New SIGAR Report Finds Billions of Taxpayer Dollars Went to Unused or Underutilized Reconstruction Projects in Afghanistan

Mar 1, 2021
Press Release
Subcommittee on National Security to Hold Hearing This Month with SIGAR on 2021 High-Risk List

Washington, D.C. (Mar. 1, 2021)—Today, Rep. Stephen F. Lynch, Chairman of the Subcommittee on National Security, issued the following statement in response to a new report from the Special Inspector General for Afghanistan Reconstruction (SIGAR) detailing how billions of dollars Congress appropriated for reconstruction projects in Afghanistan were used:


“Today’s report from the Special Inspector General demonstrates that the United States has spent billions of taxpayer dollars on reconstruction projects that were either not needed or unwanted by the Afghan Government.  Similarly, many of the capital assets provided to the Afghan Government have already fallen into disrepair or have rapidly deteriorated due to the inability of the Afghan beneficiaries to maintain those assets.


“While I believe that targeted humanitarian relief and construction assistance for Afghanistan was and is warranted, this SIGAR Report exposes serious gaps in planning and contract execution and provides guidance on how U.S.-taxpayer resources must be more wisely and carefully allocated to ensure they do not go to waste.”


On September 27, 2019, Chairman Lynch asked SIGAR to conduct a review of facilities in Afghanistan that were constructed, financed, or subsidized with U.S. taxpayer funds, and evaluate whether these facilities were being used as intended.  


The SIGAR report released today found that among facilities and assets it had previously reviewed, $2.4 billion in U.S.-funded projects in Afghanistan “were unused or abandoned, had not been used for their intended purposes, had deteriorated, or were destroyed.”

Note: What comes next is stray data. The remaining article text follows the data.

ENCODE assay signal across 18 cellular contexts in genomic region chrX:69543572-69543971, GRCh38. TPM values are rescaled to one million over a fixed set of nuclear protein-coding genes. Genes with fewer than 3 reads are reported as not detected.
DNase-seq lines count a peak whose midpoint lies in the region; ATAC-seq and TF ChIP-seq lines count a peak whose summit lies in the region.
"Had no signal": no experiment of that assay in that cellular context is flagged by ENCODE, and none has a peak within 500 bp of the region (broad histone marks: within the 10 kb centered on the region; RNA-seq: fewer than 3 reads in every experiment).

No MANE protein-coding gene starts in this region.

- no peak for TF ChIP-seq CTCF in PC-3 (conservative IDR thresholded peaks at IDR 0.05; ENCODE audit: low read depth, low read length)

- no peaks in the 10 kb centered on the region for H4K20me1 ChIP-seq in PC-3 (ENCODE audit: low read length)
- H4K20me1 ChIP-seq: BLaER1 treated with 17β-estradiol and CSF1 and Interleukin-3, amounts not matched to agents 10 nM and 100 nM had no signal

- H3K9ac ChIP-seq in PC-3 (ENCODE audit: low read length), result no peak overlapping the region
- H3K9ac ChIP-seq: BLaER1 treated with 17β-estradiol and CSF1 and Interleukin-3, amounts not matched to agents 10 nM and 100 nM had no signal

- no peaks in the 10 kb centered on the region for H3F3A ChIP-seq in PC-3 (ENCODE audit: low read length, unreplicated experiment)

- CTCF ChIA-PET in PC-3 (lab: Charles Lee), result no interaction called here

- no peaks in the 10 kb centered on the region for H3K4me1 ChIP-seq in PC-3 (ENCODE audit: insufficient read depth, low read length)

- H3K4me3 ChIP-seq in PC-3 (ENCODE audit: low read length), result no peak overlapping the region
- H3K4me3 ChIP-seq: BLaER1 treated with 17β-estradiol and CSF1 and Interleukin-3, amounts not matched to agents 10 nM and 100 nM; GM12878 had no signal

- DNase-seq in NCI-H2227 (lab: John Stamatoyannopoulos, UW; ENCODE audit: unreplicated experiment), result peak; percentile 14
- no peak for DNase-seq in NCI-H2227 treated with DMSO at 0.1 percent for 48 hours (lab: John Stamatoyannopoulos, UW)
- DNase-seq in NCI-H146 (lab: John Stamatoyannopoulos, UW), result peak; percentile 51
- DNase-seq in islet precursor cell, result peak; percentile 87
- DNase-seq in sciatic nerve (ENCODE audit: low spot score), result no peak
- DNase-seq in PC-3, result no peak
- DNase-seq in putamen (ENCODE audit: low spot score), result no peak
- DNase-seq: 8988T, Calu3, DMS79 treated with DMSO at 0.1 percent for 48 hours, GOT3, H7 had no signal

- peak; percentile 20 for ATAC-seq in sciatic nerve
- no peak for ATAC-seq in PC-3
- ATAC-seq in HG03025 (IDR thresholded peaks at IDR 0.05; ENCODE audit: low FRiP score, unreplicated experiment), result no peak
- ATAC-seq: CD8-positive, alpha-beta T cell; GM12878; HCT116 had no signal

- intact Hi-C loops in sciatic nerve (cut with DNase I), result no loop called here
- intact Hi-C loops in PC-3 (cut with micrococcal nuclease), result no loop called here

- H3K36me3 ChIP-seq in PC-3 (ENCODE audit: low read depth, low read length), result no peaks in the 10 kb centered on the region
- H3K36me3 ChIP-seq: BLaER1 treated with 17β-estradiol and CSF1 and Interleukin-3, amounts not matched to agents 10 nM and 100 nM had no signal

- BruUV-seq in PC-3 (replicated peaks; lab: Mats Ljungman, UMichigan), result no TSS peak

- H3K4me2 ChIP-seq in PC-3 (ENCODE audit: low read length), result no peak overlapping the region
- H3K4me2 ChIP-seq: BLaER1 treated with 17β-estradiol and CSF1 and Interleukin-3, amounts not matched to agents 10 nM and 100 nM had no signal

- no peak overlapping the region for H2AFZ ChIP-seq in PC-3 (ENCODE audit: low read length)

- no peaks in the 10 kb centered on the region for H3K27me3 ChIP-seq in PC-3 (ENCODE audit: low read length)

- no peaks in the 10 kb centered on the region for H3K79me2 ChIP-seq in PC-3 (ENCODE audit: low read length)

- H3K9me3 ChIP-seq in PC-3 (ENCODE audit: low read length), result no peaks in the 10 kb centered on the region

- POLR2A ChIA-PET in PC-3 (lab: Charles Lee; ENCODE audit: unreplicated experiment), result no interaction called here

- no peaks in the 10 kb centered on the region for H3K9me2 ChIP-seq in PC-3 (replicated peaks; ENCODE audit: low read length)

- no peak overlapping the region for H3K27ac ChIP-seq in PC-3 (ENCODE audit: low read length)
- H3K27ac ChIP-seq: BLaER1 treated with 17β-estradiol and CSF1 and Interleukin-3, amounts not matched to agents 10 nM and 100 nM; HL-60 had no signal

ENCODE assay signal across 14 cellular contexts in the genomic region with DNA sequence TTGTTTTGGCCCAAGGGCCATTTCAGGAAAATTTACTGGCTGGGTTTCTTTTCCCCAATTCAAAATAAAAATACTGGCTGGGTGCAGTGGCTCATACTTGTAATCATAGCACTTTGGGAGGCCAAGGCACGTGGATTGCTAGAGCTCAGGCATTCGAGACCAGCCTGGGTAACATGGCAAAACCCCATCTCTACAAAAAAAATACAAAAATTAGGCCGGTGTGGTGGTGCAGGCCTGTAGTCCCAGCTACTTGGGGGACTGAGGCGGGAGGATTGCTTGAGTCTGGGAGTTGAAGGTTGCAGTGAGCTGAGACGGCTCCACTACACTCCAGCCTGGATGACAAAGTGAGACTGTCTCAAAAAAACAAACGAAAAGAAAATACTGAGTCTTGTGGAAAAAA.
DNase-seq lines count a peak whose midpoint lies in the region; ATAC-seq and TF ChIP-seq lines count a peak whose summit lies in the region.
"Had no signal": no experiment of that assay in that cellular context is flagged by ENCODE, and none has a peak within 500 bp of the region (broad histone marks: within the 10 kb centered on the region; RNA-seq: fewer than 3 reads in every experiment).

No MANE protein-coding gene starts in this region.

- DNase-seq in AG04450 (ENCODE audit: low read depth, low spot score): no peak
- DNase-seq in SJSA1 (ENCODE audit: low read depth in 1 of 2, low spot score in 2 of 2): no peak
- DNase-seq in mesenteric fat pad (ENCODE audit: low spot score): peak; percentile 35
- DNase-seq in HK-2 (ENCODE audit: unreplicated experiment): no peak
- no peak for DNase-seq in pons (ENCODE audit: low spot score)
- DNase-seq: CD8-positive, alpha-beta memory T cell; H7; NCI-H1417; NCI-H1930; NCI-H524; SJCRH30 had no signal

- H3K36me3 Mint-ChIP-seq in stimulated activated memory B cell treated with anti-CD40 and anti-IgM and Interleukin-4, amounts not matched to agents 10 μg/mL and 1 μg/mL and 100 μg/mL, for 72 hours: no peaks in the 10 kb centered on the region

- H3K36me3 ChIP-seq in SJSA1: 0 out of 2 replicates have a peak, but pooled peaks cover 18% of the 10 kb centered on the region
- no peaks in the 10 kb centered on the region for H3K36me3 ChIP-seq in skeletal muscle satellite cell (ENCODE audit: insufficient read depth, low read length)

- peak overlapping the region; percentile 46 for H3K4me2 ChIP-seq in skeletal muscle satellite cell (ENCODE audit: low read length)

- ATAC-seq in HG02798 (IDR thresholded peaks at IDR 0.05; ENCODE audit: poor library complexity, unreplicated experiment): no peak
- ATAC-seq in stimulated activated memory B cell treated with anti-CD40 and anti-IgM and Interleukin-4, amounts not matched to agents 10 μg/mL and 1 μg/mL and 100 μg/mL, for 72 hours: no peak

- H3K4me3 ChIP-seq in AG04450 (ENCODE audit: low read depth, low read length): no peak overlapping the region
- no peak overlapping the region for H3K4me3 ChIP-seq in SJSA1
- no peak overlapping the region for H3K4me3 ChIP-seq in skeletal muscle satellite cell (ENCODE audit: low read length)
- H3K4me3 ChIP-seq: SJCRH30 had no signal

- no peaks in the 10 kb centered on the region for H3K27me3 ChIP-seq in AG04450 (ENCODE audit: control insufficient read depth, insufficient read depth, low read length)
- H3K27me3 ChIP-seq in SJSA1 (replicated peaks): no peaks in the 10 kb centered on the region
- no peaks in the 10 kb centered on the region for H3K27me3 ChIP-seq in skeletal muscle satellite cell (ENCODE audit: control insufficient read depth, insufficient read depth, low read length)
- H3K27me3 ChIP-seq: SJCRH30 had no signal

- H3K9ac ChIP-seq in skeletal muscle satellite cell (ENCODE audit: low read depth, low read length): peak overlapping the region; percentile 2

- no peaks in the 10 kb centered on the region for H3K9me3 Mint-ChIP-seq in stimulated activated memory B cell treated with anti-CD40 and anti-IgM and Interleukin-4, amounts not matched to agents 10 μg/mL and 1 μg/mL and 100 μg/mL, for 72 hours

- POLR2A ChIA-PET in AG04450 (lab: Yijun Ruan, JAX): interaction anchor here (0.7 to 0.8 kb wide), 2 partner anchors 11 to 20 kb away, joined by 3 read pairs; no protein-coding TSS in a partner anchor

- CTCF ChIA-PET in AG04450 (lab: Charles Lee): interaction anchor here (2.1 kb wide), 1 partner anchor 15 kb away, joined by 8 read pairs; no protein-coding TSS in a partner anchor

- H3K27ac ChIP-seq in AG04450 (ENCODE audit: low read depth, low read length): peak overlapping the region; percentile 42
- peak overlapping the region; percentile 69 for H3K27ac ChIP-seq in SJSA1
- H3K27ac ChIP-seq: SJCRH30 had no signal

SIGAR also conducted follow-up inspections of 60 U.S.-funded capital assets in Afghanistan.  According to SIGAR, “Although our follow-up inspections found that most assets were being used as intended, when evaluated by cost, we found that $723.8 million (or 91 percent of the total costs of all 60 assets in our sample) went toward assets that were unused or abandoned, were not used as intended, had deteriorated, were destroyed, or some combination of the above.”


Chairman Lynch also announced that on Tuesday, March 16, 2021, at 11:00 a.m., the Subcommittee on National Security will hold a hearing to examine areas of U.S. reconstruction activity that SIGAR has deemed high-risk and vulnerable to waste, fraud, and abuse.


“I am grateful to my colleague, Special Inspector General John Sopko and his staff for their courageous work,” added Subcommittee Chairman Lynch.  “As Congress weighs next steps, it should be noted that the research and investigations that underpin this Report were conducted, in part, in the midst of widespread insurgent violence while enduring a raging pandemic.  Our Subcommittee values the sacrifice necessary to provide the information contained in this Report, and we look forward to actively examining these matters at our hearing with Mr. Sopko next week.”


Click here to read the report.



117th Congress